Despite a steep surge in the demand of coal from power productions, India’s coal import has come down by almost 20 %, thanks to the steep increase in the production of coal from domestic coal mines during the past one year.
The data released by the Coal Ministry here on Tuesday revealed that import of all grades of non coking coals has come down from 147 Million Metric Tons (MT) in April-December 2020 to mere 117 MT in April-December 2021.
The import of coal is going to reduce further in the coming months as new coal mines and captive mines have started their production, admitted a senior officer of the Coal Ministry.
“All efforts are on to further enhance domestic coal production as availability of additional coal will aid in import-substitution of coal,” he added.
The Ministry said the import of Non Coking coal, primarily used in power sector has decreased by 59.20% from 52.49 MT to 21.41 MT upto Dec 2021 in comparison to the same period of FY 20. And the overall import of coal has also reduced to 160.84 MT in the period April to December 2021 as compared to 186.65 MT during the corresponding period of FY 20, indicating a decrease of about 13.82% which has resulted in significant savings of forex reserves this year especially when the coal prices are at a high level in the international market, the Ministry claimed.
The domestic coal based power generation up to December 2021 is 727.39 BU (Billion Units)—which is 12 % more than the coal based power generation during the corresponding period of FY 20.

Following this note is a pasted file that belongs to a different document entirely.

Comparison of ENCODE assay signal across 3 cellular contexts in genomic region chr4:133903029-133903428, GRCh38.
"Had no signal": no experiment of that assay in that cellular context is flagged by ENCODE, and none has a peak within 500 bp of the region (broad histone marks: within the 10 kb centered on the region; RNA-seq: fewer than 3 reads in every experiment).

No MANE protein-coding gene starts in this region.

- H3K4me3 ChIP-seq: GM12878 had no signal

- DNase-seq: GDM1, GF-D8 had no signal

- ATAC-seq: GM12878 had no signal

On the contrary, the imported coal based power generation which was 69.56 BU during April to Dec 2019 has reduced by 53.10% to 32.62 BU during corresponding months of current FY 22, the Ministry claimed.
India is the world’s third largest energy consuming country and electricity demand grows by 4.7% every year. To reduce dependence on imports of coal, major reforms have been carried out by the Ministry of Coal with the vision of “Atma Nirbhar Bharat”. The Ministry has also amended the Mineral Concession (Amendment) Rules, 1960 under MMDR (Amendment) Act, 2021 to allow lessee of captive mines to sell coal or lignite up to 50% of the total excess production after meeting the requirements of the end- use plant, the Ministry stated.
With this amendment, the Ministry has paved the way for releasing of additional coal in the market by greater utilization of mining capacities of captive coal blocks which has led to increase in production of coal by 36.75% from 45.47 MT up to Dec 2019 to 62.18 MT during corresponding period of FY 22, the Ministry said.
The reforms have led to an increase in domestic production of coal by 8.68% and consequently, the overall coal production rose at 522.34 MT upto December 21 as compared to 480.62 MT in the corresponding months of FY 20.